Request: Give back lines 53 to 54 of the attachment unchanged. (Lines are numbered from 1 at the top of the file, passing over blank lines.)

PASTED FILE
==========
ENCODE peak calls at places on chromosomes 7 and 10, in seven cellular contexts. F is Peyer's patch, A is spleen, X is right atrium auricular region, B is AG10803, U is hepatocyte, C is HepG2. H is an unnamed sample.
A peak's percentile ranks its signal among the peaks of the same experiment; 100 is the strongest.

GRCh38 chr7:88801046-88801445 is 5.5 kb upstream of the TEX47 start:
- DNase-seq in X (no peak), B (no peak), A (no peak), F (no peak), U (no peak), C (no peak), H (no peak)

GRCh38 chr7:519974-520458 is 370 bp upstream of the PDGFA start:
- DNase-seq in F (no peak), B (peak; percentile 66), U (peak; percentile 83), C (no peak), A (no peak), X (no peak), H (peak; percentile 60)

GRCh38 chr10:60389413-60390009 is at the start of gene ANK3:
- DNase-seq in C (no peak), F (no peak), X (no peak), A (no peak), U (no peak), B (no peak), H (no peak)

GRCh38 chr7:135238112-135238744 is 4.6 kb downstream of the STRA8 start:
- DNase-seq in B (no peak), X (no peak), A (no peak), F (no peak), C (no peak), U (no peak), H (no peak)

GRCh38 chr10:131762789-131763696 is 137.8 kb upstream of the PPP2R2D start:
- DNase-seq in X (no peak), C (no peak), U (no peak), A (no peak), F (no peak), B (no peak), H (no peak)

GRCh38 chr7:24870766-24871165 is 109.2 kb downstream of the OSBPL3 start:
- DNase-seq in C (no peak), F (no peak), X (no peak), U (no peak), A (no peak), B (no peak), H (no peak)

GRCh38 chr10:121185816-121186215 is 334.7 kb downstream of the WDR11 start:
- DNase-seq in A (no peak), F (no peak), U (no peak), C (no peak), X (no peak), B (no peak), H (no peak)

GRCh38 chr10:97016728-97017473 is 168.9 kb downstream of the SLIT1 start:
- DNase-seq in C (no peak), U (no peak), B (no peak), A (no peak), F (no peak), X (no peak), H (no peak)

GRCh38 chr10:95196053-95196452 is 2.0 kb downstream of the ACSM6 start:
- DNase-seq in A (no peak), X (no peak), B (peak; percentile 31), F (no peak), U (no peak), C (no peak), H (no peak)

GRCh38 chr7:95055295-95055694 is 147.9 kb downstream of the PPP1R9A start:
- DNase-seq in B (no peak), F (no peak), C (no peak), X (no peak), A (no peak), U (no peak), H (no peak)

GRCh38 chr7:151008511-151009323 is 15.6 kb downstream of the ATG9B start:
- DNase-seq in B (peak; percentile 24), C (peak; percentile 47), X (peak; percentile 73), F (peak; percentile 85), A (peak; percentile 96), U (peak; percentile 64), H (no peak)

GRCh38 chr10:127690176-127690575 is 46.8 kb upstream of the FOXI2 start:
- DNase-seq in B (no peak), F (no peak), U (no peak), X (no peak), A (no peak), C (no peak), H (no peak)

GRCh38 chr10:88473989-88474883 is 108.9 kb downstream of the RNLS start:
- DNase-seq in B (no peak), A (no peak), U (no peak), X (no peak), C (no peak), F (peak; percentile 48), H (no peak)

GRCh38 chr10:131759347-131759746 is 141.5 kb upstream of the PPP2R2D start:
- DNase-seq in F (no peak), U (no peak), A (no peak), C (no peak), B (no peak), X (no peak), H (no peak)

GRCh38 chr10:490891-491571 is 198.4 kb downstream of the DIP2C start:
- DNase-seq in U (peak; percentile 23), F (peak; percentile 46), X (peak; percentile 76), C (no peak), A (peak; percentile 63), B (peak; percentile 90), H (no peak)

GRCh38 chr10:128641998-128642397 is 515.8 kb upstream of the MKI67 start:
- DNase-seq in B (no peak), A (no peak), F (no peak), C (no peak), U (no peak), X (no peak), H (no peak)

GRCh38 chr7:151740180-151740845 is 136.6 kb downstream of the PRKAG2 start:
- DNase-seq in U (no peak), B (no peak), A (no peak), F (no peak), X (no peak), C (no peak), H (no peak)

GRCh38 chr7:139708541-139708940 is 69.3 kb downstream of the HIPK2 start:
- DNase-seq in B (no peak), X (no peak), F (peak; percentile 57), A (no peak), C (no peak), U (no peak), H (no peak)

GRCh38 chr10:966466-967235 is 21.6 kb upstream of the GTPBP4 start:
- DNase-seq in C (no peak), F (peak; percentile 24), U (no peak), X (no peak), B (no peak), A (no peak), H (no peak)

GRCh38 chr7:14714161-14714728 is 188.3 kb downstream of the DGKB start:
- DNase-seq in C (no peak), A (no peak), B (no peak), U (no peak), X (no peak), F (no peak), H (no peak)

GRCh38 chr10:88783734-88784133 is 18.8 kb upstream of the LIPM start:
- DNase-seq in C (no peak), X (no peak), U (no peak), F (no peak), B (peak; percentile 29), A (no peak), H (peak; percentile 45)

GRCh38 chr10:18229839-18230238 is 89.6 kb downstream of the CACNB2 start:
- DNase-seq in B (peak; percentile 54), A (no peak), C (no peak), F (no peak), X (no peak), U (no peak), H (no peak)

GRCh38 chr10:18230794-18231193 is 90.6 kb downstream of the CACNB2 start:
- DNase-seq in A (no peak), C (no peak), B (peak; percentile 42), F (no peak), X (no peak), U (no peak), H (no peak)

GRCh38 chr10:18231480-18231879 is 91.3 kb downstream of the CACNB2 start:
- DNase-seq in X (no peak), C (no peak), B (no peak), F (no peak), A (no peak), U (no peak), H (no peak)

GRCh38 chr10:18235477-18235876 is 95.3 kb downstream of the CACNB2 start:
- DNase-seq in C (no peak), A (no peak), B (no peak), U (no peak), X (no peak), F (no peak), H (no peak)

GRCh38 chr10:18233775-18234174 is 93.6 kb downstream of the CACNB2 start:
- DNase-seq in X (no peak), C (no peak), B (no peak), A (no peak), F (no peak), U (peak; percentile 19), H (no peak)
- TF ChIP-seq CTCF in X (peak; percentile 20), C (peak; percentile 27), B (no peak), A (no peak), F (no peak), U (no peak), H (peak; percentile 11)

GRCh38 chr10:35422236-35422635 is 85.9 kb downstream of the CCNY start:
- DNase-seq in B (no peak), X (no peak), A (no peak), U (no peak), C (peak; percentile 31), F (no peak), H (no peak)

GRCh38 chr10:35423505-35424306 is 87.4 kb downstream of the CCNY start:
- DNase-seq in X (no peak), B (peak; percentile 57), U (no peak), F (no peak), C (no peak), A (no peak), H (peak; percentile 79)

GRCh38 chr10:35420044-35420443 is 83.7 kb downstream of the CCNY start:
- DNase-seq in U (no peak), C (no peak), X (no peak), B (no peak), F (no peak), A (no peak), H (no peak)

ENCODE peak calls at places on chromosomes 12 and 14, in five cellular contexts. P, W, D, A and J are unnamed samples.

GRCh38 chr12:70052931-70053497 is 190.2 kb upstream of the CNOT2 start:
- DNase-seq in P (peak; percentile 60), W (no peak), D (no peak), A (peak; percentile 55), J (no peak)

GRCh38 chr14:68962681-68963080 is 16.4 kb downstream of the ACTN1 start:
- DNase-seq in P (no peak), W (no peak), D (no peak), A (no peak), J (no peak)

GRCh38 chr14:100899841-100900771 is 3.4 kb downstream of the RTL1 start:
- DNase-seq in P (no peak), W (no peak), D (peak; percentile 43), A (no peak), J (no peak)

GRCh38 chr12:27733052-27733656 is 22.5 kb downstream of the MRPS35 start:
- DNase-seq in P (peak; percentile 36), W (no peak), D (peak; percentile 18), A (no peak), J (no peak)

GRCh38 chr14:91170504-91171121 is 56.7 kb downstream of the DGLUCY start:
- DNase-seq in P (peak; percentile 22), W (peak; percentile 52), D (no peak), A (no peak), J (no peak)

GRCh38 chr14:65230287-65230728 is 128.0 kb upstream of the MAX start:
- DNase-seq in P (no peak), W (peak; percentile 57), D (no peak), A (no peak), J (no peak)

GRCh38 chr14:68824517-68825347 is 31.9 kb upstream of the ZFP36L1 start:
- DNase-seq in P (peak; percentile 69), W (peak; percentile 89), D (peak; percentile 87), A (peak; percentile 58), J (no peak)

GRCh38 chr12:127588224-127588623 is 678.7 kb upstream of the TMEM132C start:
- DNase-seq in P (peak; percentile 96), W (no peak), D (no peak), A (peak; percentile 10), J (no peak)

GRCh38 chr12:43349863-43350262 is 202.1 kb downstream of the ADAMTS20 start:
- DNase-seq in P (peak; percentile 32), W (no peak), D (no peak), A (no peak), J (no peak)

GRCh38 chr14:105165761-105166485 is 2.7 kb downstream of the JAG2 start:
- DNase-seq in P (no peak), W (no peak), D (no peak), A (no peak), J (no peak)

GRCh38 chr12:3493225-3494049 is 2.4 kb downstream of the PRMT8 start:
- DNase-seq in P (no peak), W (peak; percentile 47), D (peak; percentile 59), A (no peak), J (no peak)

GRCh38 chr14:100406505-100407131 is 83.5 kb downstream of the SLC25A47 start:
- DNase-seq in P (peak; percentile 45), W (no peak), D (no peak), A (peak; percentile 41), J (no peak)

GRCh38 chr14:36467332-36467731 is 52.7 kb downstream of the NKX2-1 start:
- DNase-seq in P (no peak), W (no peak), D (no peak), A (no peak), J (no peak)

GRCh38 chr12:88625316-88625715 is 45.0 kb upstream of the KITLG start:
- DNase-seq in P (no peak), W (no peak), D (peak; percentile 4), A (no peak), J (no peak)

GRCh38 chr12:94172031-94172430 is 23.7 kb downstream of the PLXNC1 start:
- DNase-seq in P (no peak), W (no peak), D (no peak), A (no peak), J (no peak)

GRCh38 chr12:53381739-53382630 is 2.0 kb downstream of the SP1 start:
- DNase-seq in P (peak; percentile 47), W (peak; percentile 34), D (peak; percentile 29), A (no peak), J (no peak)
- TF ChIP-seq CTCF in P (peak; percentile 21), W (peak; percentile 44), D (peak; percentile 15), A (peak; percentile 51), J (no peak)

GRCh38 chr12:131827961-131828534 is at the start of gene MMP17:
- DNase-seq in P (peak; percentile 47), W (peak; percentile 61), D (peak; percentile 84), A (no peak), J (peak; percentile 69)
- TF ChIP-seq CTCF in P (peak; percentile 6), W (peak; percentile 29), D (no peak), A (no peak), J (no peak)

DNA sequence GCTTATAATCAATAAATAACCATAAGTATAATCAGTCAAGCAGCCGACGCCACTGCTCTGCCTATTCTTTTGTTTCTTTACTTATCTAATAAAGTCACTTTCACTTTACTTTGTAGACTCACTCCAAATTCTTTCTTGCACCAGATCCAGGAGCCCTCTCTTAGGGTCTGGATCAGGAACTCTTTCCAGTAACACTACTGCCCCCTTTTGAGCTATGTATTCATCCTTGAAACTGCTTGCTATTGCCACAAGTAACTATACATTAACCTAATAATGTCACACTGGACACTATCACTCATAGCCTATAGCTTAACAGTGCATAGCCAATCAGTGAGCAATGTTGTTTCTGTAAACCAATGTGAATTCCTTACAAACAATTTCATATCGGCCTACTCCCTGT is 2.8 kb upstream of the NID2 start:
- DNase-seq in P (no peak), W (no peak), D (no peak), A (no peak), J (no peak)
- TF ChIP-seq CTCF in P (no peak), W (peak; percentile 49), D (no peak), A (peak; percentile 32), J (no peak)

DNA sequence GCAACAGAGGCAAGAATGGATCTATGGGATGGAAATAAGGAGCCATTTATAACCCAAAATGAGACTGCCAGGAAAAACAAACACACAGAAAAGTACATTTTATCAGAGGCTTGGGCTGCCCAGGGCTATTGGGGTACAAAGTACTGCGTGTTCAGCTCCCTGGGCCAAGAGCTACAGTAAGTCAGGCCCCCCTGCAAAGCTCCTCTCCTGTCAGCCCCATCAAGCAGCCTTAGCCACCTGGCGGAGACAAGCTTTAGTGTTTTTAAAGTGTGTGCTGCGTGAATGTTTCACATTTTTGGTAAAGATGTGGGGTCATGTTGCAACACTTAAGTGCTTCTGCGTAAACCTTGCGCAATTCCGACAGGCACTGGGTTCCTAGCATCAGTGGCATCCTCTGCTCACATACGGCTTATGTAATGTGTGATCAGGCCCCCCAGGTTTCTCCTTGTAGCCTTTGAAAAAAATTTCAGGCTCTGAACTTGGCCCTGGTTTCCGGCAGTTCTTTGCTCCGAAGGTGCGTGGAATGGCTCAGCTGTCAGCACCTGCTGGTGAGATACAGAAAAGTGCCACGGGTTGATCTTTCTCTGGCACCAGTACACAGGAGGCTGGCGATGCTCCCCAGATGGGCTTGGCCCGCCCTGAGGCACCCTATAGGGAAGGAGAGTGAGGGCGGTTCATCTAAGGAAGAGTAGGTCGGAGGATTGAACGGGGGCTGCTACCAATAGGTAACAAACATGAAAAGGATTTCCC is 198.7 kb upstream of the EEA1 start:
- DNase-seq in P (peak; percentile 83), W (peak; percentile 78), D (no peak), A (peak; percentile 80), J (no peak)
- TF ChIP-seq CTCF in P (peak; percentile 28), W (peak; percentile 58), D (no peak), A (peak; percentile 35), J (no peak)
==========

GRCh38 chr10:18233775-18234174 is 93.6 kb downstream of the CACNB2 start:
- DNase-seq in X (no peak), C (no peak), B (no peak), A (no peak), F (no peak), U (peak; percentile 19), H (no peak)